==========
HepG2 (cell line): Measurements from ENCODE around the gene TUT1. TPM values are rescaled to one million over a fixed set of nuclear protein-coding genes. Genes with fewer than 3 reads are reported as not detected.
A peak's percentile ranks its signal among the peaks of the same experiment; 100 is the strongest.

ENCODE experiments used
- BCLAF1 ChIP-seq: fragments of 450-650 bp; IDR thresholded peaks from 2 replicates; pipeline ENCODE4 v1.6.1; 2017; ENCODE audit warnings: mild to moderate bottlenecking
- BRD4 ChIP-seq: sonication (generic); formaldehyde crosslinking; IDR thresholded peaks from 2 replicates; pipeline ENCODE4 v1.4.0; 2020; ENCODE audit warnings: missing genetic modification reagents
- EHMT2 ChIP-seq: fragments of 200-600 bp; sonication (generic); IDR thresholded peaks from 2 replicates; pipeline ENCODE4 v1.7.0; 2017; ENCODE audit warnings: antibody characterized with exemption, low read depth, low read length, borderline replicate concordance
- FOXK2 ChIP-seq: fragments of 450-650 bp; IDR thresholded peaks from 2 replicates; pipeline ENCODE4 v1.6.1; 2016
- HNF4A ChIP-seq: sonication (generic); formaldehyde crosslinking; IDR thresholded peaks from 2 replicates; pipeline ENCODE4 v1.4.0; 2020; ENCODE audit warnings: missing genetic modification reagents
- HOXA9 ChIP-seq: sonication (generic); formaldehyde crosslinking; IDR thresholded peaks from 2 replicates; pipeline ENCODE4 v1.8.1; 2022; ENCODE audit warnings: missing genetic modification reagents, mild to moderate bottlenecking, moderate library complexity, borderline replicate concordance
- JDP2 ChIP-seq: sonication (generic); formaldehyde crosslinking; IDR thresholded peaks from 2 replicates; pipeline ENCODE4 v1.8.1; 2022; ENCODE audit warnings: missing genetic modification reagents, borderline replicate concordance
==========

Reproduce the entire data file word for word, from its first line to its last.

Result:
HepG2 (cell line): Measurements from ENCODE around the gene TUT1. TPM values are rescaled to one million over a fixed set of nuclear protein-coding genes. Genes with fewer than 3 reads are reported as not detected.
A peak's percentile ranks its signal among the peaks of the same experiment; 100 is the strongest.

ENCODE experiments used
- BCLAF1 ChIP-seq: fragments of 450-650 bp; IDR thresholded peaks from 2 replicates; pipeline ENCODE4 v1.6.1; 2017; ENCODE audit warnings: mild to moderate bottlenecking
- BRD4 ChIP-seq: sonication (generic); formaldehyde crosslinking; IDR thresholded peaks from 2 replicates; pipeline ENCODE4 v1.4.0; 2020; ENCODE audit warnings: missing genetic modification reagents
- EHMT2 ChIP-seq: fragments of 200-600 bp; sonication (generic); IDR thresholded peaks from 2 replicates; pipeline ENCODE4 v1.7.0; 2017; ENCODE audit warnings: antibody characterized with exemption, low read depth, low read length, borderline replicate concordance
- FOXK2 ChIP-seq: fragments of 450-650 bp; IDR thresholded peaks from 2 replicates; pipeline ENCODE4 v1.6.1; 2016
- HNF4A ChIP-seq: sonication (generic); formaldehyde crosslinking; IDR thresholded peaks from 2 replicates; pipeline ENCODE4 v1.4.0; 2020; ENCODE audit warnings: missing genetic modification reagents
- HOXA9 ChIP-seq: sonication (generic); formaldehyde crosslinking; IDR thresholded peaks from 2 replicates; pipeline ENCODE4 v1.8.1; 2022; ENCODE audit warnings: missing genetic modification reagents, mild to moderate bottlenecking, moderate library complexity, borderline replicate concordance
- JDP2 ChIP-seq: sonication (generic); formaldehyde crosslinking; IDR thresholded peaks from 2 replicates; pipeline ENCODE4 v1.8.1; 2022; ENCODE audit warnings: missing genetic modification reagents, borderline replicate concordance